Why Pastors Love Back to Church Sunday

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Every year after the National Back to Church Sunday (BTCS) celebration we reach out to participating pastors and ministry leaders for feedback. We send out a survey to learn how churches have leveraged BTCS to increase the engagement of their people and maximize their outreach to new families in their community. We listen for ways they have been able to encourage their people to live on mission. Every year churches share a number of responses with us, including creative ways they celebrated BTCS, the number of new people they reached, and suggestions or ideas for future years.

One question we always ask is if participating churches plan on celebrating Back to Church Sunday again. It is so incredibly encouraging for our entire team because 96% of pastors respond by saying they will! That is a powerful testimony to the effectiveness of BTCS. Here is a quick list of reasons why pastors love celebrating Back to Church Sunday.

1. Impacts our church AND our community

The beauty of BTCS is that it has an immediate impact on your church by challenging your people to get engaged and invite a friend and it makes a difference in your city as your church reaches out. Over the past several years, participating churches reported that their worship attendance on BTCS was 26% higher than their regular average attendance.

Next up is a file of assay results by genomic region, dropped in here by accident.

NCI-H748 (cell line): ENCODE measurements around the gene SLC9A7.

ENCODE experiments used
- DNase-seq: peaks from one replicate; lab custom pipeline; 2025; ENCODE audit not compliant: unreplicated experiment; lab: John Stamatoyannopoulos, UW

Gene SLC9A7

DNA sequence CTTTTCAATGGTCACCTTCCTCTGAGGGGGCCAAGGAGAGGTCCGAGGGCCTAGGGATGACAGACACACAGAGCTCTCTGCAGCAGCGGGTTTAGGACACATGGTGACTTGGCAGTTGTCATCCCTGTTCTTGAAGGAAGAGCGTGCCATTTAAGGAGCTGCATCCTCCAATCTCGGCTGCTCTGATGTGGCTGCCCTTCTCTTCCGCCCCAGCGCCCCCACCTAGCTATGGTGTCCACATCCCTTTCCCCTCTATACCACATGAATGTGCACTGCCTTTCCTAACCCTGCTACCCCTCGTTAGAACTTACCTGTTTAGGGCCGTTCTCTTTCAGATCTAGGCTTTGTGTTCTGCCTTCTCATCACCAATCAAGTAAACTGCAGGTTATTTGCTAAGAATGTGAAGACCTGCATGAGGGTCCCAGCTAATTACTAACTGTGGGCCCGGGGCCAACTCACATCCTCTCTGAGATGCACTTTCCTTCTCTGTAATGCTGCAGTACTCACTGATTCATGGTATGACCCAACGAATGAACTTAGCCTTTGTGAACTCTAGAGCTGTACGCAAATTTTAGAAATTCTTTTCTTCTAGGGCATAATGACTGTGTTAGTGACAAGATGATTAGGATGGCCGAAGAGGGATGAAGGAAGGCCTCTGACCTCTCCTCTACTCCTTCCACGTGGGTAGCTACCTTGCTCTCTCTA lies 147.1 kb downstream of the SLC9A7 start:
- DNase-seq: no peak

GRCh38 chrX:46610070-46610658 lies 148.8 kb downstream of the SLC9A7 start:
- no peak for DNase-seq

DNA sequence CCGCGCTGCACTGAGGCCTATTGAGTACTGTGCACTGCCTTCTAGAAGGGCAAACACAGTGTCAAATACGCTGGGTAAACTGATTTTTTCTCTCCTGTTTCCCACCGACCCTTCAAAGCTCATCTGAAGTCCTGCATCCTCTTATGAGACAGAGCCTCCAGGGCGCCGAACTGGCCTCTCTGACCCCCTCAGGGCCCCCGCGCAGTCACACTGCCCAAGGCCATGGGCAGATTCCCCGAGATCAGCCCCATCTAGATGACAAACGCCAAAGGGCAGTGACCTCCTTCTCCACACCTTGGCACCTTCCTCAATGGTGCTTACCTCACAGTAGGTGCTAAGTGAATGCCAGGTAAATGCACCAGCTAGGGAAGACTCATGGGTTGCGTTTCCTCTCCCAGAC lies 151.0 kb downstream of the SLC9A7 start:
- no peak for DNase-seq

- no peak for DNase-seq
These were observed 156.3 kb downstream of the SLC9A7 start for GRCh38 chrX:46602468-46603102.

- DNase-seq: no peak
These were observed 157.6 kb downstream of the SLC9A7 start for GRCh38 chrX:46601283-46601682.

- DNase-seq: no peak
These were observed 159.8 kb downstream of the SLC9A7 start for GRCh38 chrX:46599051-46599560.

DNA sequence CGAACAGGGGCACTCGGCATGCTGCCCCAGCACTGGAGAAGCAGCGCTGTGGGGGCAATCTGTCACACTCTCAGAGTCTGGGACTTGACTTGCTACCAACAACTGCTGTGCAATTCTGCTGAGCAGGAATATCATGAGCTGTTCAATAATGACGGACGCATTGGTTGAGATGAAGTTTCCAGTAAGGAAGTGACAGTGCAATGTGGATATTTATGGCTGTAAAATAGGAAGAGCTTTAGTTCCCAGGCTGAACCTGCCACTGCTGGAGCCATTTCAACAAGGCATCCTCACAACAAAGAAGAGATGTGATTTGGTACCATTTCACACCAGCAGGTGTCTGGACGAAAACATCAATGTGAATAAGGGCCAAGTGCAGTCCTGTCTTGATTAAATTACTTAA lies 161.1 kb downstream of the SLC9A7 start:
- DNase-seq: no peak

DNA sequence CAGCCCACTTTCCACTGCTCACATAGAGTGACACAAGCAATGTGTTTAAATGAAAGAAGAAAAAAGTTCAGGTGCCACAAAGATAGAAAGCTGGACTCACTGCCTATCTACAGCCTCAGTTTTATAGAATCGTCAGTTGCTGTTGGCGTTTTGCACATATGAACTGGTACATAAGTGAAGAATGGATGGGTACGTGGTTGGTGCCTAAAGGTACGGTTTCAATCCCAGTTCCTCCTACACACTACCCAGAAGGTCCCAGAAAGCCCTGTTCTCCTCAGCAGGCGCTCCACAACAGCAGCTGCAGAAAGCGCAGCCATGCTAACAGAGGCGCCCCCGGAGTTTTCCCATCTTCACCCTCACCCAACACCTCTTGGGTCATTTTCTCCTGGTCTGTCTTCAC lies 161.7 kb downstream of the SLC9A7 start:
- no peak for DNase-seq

2. Creatively contextualize BTCS to fit any church, anywhere

No two churches are the same, and BTCS can be celebrated by any church, anywhere. We have had all types of churches participate in BTCS: rural, suburban, inner city, urban, online, multisite, small, mega, independent, denominational, mainline, evangelical, churches over 100 years old, churches planting on their very first day! Every church can contextualize BTCS to fit their church culture and their community. In fact we encourage churches to take the BTCS tools and make the celebration their own.

3. Kicks off your ministry year with an outward focus